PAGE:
All the confirmations we were given from the police in advance were canceled during the tour, according to the Waqf's demands. The media were not allowed to enter the Mount, we were not allowed to take any pictures, and the subterranean structures were banned from us. I was very disappointed from the MKs, because they didn't insist that the police would provide them these basic rights.
These pictures where taken in spite the Waqf prohibition, which was guaranteed by 10 Waqf men who were constantly watching us. I have managed to click the camera from time to time without them noticing me. Eventually I was noticed and the Waqf men ask me to deliver him my camera. I refused and they told the policemen that were with us (many senior officers joined this tour). Raanan Tal, police commander of the old city, demanded me to put the camera in my bag. I did what he asked me to, but then he raised his hand on me and pushed me forward. He threatened to expel me out of the Mount.
Unfortunately we were not allowed to enter the subterranean structures, which our knowledge regarding the construction and destruction in these places is almost none.
In the video taken 10 days before, many
construction materials were seen spread around the area. But in the tour
it seemed like the area was 'fixed up' before we came. Later on in the
pictures I've noticed that many construction materials were moved to the
northeastern section of the Mount.
The construction of the pit that was dug in late 1999 is almost done. It has become an entrance to the new mosque that was built in 'Solomon's Stables'. On the left there are remains of a vault that is a continuation from the most eastern vault of Solomon's Stables. According the way this vault is constructed we should date it to the Medieval era. More vault like this were disassembled in the previous dig (check out picture 4). But now they have begun to disassemble this one as well. This is our last chance to conduct and archaeological dig that might teach us a lot about the area north from the Solomon's stables.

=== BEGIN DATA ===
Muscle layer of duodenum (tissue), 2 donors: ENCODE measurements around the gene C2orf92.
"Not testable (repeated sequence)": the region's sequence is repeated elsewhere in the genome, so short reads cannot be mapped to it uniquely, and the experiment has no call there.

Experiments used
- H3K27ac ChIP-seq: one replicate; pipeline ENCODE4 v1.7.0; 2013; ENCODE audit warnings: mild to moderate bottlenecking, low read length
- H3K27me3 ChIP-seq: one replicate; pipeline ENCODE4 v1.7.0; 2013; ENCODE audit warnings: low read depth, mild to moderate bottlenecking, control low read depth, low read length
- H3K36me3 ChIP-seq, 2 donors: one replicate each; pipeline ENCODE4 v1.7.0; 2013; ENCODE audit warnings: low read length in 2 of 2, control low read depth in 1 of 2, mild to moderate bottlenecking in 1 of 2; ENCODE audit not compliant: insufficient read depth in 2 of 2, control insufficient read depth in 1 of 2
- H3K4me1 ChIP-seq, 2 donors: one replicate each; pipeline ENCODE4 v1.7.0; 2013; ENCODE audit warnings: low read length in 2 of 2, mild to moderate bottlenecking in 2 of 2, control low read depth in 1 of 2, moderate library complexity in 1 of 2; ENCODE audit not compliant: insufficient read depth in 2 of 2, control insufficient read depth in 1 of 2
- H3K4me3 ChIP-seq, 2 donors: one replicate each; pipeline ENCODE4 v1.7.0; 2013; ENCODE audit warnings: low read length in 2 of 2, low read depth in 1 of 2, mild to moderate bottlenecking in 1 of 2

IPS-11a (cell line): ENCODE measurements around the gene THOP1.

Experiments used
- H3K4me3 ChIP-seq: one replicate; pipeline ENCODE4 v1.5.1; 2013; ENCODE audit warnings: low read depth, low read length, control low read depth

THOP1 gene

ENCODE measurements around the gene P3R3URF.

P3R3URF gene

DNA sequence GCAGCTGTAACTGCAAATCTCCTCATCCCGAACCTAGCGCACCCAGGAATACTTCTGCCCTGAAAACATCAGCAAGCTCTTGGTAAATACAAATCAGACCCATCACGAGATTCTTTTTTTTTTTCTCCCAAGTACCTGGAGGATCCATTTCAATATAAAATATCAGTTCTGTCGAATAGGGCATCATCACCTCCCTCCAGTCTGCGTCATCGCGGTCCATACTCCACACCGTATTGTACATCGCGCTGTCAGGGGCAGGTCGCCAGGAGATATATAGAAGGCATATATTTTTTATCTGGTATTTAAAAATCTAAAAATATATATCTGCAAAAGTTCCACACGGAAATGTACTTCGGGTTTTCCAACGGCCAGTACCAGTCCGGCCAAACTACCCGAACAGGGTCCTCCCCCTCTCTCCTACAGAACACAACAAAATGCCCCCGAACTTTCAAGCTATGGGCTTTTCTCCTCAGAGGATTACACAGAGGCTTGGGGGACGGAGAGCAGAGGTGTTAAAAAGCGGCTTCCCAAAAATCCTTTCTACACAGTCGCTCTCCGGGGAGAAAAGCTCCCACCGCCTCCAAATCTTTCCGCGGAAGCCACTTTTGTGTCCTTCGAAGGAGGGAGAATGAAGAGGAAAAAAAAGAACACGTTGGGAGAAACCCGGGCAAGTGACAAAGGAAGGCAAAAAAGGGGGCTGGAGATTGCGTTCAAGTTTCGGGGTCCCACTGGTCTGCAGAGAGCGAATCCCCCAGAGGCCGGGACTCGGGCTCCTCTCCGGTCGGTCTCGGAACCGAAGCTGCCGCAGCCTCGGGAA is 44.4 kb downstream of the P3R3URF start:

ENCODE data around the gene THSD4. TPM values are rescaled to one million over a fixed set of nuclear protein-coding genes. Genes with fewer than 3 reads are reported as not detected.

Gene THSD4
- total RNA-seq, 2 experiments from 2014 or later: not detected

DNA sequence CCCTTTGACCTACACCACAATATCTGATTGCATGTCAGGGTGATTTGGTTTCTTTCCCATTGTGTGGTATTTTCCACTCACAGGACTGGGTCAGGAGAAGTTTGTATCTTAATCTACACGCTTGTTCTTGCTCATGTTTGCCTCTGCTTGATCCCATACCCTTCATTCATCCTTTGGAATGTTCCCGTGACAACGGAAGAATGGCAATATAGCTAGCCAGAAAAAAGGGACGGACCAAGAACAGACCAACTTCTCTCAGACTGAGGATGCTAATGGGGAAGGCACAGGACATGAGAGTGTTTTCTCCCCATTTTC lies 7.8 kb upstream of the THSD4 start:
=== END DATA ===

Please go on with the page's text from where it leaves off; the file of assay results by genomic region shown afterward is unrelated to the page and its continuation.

The western part of the new mosque entrance (the pit).
Construction work near the eastern wall of the Temple Mount.
These piles of sand were probably brought to the Mount for paving work.
This area was full of trees, but now it was prepared for new construction.
Ancient pillars, columns and more stones were filtered out from the debris and are kept on the Mount. The Waqf is not allowing archaeologist to examine these relics.
A roof of one of the new constructions that were recently built. This structure is about 70m west from the eastern wall.
Another structure that is currently in construction.
This picture was taken from a distance, because IAA director, Amir Drori, said that there is nothing to see ahead. Later on, when I went through the pictures I realized that there are many construction materials in that area, so I zoomed in the picture.
Many piles of stone and debris are spread around the eastern side of the Temple Mount.
Many ancient masonry stones. The one in the middle (with a black plastic bag on it) seems interesting. It needs some checking to determine what it is.